McCleskey v. Kemp, 481 U.S. 279; 107 S. Ct. 1756; 95 L. Ed. 2d 262 (1987)

Facts—McCleskey, a black man, was convicted in a Georgia court for armed robbery and the murder of a police officer. The jury recommended the death penalty. After unsuccessfully seeking relief in state courts, he sought a writ of habeas corpus in the federal District Court on the grounds, inter alia, that the sentencing process was administered in a radically biased manner. He offered a statistical study (the Baldus Study) of some two thousand murder cases that occurred in Georgia during the 1970s that “indicates that black defendants who killed white victims have the greatest likelihood of receiving the death penalty.” The District Court dismissed the petition, which was affirmed by the Court of Appeals. The Supreme Court granted certiorari.

Question—Does a complex statistical study that indicates that racial discrimination affects capital sentencing determination invalidate McCleskey’s capital sentence under the Eighth and Fourteenth Amendments?


ReasonsJ. Powell (5–4). The lower courts found the Baldus Study flawed: data were incomplete; it did not take into account the full degree of the aggravating or mitigating circumstances; researchers could not discover whether penalty trials were held in many of the cases; there was no preponderance of evidence that the study data were trustworthy; the methodology was infirm; the various models were unstable; and correlations between race and nonracial variables were unpersuasive. The basic principle is not only that the defendant has to prove the existence of purposeful discrimination but that the decision makers in his case acted with discriminatory purpose. “He offers no evidence specific to his own case that would support an inference that racial considerations played a part in his sentence.” The Court has accepted statistics showing a violation of equal protection (as in selection of a jury) and to prove statutory violations. The Baldus Study is insufficient to support an inference of discrimination. We find, in fact, that the “Georgia capital sentencing system could operate in a fair and neutral manner.” On this issue objective indicia which reflects the public attitude toward this sanction is firm.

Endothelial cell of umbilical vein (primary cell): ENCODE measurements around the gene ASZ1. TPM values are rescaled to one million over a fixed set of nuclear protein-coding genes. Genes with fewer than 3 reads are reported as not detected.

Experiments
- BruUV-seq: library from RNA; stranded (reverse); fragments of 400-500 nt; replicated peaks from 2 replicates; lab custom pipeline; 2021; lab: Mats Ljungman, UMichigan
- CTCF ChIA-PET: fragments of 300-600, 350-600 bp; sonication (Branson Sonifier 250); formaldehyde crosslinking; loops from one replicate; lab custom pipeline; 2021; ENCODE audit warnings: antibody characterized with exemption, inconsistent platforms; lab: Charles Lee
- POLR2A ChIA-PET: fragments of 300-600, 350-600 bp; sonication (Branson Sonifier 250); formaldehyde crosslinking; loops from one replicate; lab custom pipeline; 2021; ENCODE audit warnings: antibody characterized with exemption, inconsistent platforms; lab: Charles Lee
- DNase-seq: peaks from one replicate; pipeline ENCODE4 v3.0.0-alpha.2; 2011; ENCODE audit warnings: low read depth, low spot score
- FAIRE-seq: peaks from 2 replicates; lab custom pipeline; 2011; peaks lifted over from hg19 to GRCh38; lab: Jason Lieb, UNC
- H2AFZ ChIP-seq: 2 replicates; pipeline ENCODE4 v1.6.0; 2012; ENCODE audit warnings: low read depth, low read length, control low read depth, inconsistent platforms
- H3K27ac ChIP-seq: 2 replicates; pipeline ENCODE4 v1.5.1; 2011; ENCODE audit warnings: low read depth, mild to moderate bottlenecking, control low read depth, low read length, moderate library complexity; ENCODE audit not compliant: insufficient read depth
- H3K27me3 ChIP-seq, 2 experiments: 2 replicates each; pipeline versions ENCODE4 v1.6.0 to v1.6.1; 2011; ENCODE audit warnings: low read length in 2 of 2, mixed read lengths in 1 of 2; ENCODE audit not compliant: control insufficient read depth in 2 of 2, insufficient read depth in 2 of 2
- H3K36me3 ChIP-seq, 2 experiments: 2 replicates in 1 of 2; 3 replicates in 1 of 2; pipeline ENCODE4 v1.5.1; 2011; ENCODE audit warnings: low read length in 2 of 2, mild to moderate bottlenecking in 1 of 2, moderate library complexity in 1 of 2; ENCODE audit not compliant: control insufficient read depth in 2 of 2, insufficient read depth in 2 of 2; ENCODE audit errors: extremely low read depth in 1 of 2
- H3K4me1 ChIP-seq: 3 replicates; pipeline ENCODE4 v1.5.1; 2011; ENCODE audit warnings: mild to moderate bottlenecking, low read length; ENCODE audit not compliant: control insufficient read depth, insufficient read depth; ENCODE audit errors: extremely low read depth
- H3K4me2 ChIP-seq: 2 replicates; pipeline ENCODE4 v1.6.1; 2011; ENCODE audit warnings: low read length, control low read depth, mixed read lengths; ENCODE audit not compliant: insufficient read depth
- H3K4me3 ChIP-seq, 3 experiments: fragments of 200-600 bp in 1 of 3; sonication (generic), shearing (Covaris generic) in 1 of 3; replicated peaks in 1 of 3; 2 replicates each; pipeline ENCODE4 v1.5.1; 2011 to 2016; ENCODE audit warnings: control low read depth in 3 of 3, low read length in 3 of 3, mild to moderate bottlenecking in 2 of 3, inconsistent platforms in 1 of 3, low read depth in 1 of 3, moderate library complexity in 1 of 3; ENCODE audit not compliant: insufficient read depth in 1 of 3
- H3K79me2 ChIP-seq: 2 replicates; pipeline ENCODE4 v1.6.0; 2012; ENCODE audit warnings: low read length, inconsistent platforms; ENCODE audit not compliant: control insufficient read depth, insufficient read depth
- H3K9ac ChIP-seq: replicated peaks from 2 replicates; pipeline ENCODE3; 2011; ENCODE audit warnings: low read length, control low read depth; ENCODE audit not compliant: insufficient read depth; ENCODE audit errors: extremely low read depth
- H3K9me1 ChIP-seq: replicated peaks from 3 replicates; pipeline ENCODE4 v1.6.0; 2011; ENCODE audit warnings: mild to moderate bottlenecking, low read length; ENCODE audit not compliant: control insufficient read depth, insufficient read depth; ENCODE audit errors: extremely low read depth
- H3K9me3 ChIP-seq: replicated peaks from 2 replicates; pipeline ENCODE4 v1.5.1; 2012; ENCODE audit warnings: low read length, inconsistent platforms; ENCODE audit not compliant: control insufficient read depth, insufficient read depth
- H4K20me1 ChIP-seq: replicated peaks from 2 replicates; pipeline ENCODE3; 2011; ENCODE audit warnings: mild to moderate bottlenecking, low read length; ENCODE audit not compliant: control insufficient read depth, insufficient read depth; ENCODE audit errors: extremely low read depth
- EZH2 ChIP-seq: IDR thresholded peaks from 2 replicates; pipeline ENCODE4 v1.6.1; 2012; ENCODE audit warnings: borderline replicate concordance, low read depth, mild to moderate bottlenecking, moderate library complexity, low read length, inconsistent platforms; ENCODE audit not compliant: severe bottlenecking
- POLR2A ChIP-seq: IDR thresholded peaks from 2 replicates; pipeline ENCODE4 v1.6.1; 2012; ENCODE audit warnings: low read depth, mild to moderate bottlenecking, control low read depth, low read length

J. Brennan, J. Blackmun, and J. Stevens authored dissents arguing that the Baldus Study did indeed show that irrelevant racial considerations were in fact influencing death-penalty decisions.

Note—In addition to the majority rationale, a factor very much in the mind of the Court is the uneasiness, except in carefully defined areas such as racial discrimination in the public schools, work place, or racial exclusion on juries, of imperiling the criminal justice system mired in social science statistics. Thus, through a “process of regressive analysis” statistics could be utilized in disparities among races, attorneys, judges, gender, geography, social classes, and the like.

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